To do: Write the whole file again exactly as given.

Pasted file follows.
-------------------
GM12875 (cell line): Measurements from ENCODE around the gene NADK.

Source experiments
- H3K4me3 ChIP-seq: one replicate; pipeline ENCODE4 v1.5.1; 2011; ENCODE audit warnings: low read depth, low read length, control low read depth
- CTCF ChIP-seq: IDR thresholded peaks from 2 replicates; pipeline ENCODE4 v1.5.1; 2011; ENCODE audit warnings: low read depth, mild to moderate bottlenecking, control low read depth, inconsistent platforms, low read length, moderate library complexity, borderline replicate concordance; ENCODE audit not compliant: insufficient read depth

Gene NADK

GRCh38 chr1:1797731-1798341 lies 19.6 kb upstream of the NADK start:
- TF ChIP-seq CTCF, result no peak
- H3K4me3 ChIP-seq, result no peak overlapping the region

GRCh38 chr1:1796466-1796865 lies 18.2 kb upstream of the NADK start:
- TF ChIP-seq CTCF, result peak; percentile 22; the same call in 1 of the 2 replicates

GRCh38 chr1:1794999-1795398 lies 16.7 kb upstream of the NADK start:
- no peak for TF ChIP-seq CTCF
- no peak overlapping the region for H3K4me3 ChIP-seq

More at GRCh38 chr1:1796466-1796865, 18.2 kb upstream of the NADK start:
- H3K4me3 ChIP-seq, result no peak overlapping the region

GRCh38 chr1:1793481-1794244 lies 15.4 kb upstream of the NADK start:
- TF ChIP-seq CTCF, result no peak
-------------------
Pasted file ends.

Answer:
GM12875 (cell line): Measurements from ENCODE around the gene NADK.

Source experiments
- H3K4me3 ChIP-seq: one replicate; pipeline ENCODE4 v1.5.1; 2011; ENCODE audit warnings: low read depth, low read length, control low read depth
- CTCF ChIP-seq: IDR thresholded peaks from 2 replicates; pipeline ENCODE4 v1.5.1; 2011; ENCODE audit warnings: low read depth, mild to moderate bottlenecking, control low read depth, inconsistent platforms, low read length, moderate library complexity, borderline replicate concordance; ENCODE audit not compliant: insufficient read depth

Gene NADK

GRCh38 chr1:1797731-1798341 lies 19.6 kb upstream of the NADK start:
- TF ChIP-seq CTCF, result no peak
- H3K4me3 ChIP-seq, result no peak overlapping the region

GRCh38 chr1:1796466-1796865 lies 18.2 kb upstream of the NADK start:
- TF ChIP-seq CTCF, result peak; percentile 22; the same call in 1 of the 2 replicates

GRCh38 chr1:1794999-1795398 lies 16.7 kb upstream of the NADK start:
- no peak for TF ChIP-seq CTCF
- no peak overlapping the region for H3K4me3 ChIP-seq

More at GRCh38 chr1:1796466-1796865, 18.2 kb upstream of the NADK start:
- H3K4me3 ChIP-seq, result no peak overlapping the region

GRCh38 chr1:1793481-1794244 lies 15.4 kb upstream of the NADK start:
- TF ChIP-seq CTCF, result no peak